A nonarchaeologist would probably be astounded to learn the amount of time and effort prehistorians spend on the study of broken pieces of pottery. We analyse individual sherds even to the molecular level and fill out page after page with measurements of minutiae that would appear to most people as unimportant and uninteresting. But what outsiders do not immediately understand is that archaeologists discovered long ago that these details collected on each piece of fired clay are our window into the lives of those who made and used these vessels. How many people lived in a house? What did they eat? How did they organbise themselves? Who were their trading partners? These are just some questions that have been addressed through detailed analysis of prehistoric pottery.
(Skibo 1999: 1)
The materiality and the symbolic significance of objects are deeply interwoven, and cannot be distinguished in the way in which they are experienced and understood. Rather than being recognised in the first place simply as material entities and then afforded a symbolic significance as a secondary happening, artefacts are always experienced as meaningful things.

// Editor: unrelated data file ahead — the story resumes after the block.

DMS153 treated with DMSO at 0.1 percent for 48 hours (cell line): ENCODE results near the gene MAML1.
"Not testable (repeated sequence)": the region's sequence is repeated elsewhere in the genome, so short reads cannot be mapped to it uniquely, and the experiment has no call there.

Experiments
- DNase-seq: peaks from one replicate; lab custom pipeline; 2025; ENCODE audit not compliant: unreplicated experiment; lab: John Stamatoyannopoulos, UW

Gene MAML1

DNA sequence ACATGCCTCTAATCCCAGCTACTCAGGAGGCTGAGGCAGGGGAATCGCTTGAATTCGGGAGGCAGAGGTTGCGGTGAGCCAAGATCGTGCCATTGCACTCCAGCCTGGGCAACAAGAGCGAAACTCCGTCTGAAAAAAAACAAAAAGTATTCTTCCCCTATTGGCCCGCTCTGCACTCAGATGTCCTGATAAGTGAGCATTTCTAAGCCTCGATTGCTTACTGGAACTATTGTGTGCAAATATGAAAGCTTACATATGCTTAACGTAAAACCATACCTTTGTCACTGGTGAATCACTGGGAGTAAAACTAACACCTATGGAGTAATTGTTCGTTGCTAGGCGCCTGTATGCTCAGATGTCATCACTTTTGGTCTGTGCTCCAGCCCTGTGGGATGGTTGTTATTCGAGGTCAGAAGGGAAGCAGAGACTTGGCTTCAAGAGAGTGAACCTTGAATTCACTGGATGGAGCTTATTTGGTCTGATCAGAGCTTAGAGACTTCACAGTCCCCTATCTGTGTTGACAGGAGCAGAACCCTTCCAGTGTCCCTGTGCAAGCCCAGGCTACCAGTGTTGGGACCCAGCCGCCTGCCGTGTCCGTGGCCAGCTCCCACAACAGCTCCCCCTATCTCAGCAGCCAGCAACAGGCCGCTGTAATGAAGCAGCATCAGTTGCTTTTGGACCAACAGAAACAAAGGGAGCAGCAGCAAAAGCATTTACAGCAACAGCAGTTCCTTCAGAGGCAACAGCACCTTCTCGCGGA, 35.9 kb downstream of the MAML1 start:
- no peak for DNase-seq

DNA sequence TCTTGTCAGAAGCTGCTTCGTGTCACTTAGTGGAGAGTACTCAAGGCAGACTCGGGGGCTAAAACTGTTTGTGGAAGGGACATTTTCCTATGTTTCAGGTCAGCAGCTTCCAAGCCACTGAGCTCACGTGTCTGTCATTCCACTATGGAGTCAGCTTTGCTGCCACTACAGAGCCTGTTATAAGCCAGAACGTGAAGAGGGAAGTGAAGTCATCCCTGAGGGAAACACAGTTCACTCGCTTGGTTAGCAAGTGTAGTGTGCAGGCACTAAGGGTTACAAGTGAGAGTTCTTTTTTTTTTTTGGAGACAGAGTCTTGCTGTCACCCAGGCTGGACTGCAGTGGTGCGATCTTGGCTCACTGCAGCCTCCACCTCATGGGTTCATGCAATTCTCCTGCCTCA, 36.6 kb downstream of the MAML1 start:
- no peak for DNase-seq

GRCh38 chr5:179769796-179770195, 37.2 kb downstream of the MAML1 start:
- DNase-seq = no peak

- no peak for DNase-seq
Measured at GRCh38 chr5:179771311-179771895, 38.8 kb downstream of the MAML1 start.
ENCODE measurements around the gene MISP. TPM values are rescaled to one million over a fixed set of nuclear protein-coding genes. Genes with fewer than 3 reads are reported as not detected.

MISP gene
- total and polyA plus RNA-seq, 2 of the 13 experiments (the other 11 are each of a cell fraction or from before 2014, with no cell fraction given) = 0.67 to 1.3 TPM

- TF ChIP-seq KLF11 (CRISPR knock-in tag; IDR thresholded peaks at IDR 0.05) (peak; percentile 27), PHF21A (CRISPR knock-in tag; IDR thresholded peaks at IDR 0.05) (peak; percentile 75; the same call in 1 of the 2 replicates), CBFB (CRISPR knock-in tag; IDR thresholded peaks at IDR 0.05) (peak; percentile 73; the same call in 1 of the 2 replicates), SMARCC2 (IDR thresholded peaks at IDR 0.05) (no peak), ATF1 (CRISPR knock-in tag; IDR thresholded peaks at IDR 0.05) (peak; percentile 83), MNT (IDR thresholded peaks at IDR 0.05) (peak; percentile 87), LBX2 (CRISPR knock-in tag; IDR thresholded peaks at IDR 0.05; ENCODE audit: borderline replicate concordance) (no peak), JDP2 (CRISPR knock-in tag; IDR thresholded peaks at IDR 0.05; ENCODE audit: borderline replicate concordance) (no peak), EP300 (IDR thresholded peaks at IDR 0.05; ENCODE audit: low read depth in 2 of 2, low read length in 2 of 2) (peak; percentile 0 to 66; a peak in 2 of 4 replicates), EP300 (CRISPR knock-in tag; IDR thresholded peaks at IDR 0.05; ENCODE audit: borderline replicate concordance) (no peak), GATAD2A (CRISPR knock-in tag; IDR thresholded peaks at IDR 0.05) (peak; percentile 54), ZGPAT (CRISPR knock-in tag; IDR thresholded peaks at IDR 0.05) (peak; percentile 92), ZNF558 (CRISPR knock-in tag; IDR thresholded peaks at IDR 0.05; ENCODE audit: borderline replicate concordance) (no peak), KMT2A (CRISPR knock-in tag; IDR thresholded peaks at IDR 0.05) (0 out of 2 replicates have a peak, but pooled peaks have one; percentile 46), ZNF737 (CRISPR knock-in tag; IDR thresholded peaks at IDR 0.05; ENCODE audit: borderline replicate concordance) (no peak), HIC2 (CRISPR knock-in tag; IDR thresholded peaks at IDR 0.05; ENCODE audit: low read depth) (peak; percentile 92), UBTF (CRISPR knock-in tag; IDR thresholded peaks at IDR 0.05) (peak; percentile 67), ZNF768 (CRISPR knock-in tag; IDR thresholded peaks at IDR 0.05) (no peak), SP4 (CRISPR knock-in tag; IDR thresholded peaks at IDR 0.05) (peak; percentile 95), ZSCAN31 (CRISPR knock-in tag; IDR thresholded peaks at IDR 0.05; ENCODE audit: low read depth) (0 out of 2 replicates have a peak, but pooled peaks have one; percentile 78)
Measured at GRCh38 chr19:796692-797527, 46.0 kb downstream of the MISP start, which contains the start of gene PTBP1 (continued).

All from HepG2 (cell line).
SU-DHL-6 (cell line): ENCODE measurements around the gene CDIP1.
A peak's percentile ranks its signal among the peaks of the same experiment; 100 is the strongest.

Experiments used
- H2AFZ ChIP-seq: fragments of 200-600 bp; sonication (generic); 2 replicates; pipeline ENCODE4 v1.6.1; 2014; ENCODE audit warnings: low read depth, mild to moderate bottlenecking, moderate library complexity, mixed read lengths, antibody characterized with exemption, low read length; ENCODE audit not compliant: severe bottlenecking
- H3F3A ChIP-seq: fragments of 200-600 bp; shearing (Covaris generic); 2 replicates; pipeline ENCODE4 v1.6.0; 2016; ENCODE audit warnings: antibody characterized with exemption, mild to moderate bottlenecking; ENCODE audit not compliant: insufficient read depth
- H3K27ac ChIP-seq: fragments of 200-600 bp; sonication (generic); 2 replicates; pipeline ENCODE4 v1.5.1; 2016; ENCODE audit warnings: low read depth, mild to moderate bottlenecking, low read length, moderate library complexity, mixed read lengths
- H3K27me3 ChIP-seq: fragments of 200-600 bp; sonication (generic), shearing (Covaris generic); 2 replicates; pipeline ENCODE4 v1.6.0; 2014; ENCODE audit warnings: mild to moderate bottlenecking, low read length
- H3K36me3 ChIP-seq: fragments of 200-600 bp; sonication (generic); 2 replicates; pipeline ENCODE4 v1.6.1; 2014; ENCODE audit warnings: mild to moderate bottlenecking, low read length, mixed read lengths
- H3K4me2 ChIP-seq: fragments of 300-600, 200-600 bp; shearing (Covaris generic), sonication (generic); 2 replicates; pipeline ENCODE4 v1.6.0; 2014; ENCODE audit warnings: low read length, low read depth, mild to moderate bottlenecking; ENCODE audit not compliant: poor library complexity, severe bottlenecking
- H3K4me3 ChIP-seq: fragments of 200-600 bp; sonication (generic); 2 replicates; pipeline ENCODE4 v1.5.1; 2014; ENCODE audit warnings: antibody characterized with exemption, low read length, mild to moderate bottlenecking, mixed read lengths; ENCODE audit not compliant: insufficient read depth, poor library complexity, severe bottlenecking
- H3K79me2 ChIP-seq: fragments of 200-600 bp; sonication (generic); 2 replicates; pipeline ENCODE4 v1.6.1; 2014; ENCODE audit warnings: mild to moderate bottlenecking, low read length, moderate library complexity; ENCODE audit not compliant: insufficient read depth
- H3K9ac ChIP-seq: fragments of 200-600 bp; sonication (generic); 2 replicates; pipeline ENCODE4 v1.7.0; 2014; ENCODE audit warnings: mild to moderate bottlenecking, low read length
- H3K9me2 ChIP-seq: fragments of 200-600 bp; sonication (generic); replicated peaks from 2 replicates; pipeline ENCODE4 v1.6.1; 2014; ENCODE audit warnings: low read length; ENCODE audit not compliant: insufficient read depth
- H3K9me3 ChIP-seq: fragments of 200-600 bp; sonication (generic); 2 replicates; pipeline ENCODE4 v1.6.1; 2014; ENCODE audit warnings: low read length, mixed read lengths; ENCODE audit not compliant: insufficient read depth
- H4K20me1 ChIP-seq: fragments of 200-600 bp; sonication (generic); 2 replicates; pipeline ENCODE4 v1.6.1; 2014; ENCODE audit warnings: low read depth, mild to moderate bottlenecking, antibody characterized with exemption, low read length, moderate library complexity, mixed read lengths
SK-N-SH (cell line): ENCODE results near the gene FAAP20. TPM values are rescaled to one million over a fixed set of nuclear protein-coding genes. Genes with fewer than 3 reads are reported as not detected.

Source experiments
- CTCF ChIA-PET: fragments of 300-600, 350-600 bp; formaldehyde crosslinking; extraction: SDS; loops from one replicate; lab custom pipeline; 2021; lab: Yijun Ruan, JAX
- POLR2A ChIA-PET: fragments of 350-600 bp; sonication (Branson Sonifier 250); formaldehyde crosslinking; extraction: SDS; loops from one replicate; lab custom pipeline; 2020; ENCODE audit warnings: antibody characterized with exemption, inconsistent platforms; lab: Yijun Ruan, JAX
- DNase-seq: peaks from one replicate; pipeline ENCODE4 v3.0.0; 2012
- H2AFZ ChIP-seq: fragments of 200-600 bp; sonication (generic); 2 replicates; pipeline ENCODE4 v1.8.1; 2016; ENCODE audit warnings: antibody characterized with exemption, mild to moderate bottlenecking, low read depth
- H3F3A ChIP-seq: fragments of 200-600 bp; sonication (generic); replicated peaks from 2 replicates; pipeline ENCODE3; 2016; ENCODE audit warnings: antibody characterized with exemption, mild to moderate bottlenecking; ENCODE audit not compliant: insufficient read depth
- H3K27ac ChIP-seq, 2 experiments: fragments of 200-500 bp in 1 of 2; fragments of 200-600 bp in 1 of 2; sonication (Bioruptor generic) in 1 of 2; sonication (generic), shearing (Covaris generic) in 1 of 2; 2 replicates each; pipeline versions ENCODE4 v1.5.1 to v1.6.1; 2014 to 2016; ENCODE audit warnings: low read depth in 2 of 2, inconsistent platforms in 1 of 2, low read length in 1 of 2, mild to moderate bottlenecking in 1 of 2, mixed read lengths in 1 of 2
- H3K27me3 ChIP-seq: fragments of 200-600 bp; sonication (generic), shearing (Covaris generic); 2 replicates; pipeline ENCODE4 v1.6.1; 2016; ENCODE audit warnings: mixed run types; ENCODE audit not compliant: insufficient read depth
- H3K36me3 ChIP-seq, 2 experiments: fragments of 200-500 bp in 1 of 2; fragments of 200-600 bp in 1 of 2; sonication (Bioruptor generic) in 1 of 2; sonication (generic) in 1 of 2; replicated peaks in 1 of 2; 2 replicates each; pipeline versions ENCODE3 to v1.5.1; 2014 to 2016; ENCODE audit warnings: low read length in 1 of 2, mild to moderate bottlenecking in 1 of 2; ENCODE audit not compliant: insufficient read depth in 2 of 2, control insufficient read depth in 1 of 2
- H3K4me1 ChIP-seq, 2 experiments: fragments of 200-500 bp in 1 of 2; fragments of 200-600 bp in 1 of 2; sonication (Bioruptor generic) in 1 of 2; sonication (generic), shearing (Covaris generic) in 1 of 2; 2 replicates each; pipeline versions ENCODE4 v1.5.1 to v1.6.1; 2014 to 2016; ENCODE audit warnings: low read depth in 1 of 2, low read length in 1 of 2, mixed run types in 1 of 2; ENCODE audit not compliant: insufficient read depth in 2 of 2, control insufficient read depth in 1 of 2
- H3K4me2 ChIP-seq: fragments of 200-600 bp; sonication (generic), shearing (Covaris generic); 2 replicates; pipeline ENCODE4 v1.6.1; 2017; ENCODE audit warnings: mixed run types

Throughout the Neolithic, pottery was employed in activities which were socially significant: gatherings, feasts, funerals. Pottery lent a certain structure to these events, and the increase in variation and distinctiveness of vessels through the later Neolithic is indicative of a process in which social life itself became more complex and fragmented. _ individual vessels were more identifiable, curated and perhaps valued. But this 'value' was concerned with the symbolic associations of the pot rather than with any inherent worth. _ pottery held a key place in the articulation of social relations, facilitating and constraining the performance of social life.
(Thomas 1999: 125)